Externalism About Beliefs
Clark and Chalmers argue that some beliefs are not inside the head. They consider the functional roles artifacts play in cognitive processes: if something functions like a belief, then it is a belief. Let us look at an example.
Cognitive States Across People and Artifacts
Imagine Inga, a person who lives in New York and hears about an exhibition at the Museum of Modern Art (MoMA). She consults her memory, remembers that it is on 53rd Street, and walks there.
Hearing there is an exhibition at MoMA, together with a desire to go there, causes Inga to recall where it is, and this causes her to walk to MoMA.
Now imagine Otto, who has a poor memory and jots down things he must remember in his notebook. When he hears about the same exhibition, he goes through his notebook, where he has written down the address of MoMA. His desire to go to MoMA, together with his written note about where it is, causes him to go there. The cognitive processes Otto engages in when doing these things are functionally the same as those Inga goes through.
Otto doesn’t consult his biological memory as Inga does, but his notebook functions to produce the same behavior. If his notebook functions similarly to Inga’s biological memory, then it is a memory, albeit one of paper and ink. Once again, we can think of Clark and Chalmers’s take on the extended mind as extended functionalism, where causal, functional structures extend into the world.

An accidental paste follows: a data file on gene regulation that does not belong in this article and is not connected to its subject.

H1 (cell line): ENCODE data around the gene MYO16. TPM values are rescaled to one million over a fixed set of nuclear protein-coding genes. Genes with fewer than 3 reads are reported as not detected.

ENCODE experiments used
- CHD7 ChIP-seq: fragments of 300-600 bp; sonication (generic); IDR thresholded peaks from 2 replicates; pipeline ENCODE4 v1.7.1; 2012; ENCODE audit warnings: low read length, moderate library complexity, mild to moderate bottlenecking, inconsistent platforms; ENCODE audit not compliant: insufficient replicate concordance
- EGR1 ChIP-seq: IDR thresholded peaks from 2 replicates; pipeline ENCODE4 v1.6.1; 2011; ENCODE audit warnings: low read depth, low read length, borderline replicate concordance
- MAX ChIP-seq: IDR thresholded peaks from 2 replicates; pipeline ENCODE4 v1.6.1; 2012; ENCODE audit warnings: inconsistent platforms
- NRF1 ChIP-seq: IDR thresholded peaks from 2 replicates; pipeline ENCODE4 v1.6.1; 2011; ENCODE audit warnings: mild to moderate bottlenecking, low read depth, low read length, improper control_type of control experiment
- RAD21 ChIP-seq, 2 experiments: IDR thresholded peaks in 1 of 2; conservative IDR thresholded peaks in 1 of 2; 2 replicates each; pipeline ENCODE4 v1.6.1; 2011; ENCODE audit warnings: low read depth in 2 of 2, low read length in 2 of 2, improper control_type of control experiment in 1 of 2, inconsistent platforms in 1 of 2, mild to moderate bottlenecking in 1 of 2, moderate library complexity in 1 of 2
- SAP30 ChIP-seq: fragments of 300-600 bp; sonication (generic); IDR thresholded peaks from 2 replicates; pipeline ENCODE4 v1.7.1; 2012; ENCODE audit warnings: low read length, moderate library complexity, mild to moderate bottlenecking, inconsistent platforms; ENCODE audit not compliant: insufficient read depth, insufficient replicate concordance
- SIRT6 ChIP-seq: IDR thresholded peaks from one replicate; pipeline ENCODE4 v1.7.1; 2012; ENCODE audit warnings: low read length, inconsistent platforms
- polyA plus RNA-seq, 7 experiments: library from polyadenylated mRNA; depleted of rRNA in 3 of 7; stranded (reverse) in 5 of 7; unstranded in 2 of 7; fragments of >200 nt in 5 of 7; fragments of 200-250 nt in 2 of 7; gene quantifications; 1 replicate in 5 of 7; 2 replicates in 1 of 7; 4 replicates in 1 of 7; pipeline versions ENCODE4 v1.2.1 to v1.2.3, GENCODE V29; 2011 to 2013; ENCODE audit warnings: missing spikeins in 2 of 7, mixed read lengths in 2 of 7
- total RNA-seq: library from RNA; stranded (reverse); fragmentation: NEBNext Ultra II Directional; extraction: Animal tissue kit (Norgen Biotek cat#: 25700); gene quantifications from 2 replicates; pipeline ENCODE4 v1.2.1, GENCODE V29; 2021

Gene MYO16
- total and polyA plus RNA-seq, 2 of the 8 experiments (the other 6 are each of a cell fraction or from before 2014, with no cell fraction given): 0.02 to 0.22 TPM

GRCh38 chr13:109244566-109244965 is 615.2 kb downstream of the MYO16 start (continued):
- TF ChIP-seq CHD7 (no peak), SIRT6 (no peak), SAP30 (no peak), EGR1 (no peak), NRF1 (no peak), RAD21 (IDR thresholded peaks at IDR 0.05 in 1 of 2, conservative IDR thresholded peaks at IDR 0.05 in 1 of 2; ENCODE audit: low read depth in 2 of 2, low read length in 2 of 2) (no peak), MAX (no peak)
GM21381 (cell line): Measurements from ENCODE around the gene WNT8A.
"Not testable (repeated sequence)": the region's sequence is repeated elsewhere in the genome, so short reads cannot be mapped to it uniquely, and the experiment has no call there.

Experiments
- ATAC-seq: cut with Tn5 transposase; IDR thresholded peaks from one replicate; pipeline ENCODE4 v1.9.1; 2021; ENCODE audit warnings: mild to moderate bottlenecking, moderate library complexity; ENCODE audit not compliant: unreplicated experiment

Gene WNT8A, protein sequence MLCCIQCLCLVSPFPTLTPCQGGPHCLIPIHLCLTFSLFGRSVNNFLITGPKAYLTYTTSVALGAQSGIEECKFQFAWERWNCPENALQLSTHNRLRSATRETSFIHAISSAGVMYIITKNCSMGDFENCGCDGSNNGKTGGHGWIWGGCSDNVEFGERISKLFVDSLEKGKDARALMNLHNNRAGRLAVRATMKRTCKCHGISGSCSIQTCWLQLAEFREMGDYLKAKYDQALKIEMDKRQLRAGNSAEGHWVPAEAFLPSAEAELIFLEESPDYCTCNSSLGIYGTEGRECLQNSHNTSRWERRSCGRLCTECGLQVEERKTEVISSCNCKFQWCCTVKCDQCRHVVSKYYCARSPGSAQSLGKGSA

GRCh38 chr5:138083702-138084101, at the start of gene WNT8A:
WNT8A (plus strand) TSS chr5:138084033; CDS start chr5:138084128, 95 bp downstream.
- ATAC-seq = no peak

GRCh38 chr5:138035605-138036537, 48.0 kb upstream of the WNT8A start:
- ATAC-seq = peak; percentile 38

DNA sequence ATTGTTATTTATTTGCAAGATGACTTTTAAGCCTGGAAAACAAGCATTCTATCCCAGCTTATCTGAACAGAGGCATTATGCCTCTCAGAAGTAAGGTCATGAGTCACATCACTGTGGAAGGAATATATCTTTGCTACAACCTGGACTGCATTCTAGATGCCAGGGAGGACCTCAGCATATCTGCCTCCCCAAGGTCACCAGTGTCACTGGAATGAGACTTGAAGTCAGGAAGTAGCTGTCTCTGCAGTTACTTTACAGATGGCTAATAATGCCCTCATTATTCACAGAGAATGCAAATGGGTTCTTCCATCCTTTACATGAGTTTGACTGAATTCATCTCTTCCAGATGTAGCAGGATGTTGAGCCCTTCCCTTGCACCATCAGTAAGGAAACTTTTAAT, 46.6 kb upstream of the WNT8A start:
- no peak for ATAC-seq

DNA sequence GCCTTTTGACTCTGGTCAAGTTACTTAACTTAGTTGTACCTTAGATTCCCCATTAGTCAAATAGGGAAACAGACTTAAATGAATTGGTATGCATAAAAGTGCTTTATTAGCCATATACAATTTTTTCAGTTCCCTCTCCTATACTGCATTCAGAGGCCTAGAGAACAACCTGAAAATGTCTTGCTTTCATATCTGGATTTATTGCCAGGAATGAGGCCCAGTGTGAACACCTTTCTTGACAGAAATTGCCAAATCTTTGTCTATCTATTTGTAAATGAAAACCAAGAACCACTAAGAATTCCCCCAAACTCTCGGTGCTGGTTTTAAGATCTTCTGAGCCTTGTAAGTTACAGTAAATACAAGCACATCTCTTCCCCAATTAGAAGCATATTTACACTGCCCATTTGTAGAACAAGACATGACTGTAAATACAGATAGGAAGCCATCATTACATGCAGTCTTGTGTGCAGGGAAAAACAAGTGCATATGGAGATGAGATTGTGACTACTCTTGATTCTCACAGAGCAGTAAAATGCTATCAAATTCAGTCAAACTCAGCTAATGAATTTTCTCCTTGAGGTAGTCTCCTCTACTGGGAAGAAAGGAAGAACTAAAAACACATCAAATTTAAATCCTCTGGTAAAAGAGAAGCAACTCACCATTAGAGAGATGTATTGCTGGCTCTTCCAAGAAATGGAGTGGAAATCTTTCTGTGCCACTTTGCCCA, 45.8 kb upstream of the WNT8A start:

Clark and Chalmers also give an example of how cognitive states can spread across two people and a notebook. Imagine restaurant regular Jim, whose favorite waiter keeps notes about his eating preferences, so when Jim asks the waiter what to eat, the waiter consults his notebook as an external memory and brings Jim his meal.
Clark and Chalmers see the Internet as the extended mind of a user, with cognitive processes spread across it. Think about that the next time you go online. You have your mind there.